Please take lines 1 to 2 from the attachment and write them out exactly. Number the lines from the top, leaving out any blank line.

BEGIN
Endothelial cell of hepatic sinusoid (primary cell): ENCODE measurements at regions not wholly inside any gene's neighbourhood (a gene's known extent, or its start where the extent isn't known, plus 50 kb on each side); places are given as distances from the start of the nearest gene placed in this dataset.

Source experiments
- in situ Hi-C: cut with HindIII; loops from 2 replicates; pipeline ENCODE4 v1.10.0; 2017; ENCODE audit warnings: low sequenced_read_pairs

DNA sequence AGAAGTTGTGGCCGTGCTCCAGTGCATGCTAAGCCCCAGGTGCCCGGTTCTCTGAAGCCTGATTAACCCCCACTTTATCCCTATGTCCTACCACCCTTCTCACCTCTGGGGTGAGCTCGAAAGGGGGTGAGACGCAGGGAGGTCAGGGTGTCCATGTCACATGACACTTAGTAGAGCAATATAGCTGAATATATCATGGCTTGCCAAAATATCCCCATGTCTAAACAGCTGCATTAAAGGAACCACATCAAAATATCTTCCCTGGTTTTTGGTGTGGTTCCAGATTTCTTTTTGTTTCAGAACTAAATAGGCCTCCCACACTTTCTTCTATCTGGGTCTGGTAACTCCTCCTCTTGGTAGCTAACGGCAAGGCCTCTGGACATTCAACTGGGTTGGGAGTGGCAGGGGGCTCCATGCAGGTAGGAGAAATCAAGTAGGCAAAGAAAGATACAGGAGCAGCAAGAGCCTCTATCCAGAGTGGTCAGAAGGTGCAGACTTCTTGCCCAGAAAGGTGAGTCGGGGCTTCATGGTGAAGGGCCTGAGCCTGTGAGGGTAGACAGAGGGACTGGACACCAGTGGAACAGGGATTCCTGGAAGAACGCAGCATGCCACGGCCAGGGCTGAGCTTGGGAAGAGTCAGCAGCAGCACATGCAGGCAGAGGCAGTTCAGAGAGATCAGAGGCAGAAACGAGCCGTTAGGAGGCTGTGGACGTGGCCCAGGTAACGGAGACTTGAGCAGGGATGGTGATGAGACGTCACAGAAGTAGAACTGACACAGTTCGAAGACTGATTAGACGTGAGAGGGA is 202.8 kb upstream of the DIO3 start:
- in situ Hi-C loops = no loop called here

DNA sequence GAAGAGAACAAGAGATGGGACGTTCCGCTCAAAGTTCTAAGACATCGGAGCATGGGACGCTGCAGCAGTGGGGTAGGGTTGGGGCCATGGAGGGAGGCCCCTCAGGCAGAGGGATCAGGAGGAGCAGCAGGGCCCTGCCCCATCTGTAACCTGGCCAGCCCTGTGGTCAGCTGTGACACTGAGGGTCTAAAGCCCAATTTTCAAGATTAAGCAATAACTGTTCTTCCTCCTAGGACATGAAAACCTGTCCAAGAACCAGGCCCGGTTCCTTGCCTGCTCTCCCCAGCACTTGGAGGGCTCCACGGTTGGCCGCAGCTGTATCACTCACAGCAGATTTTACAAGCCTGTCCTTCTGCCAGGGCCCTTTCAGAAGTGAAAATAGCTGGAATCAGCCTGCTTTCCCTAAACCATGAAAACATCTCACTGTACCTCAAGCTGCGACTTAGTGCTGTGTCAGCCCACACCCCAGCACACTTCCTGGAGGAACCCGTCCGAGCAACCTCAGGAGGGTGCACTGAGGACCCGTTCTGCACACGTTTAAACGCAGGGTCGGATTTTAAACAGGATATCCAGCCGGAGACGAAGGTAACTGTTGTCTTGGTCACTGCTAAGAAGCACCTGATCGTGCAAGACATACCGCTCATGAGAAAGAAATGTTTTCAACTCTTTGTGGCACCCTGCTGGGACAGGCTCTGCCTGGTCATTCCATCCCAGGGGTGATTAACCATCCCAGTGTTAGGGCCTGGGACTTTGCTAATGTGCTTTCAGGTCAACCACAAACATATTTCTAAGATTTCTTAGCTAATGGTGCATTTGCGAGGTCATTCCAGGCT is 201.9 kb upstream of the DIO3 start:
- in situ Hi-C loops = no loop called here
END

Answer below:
Endothelial cell of hepatic sinusoid (primary cell): ENCODE measurements at regions not wholly inside any gene's neighbourhood (a gene's known extent, or its start where the extent isn't known, plus 50 kb on each side); places are given as distances from the start of the nearest gene placed in this dataset.

Source experiments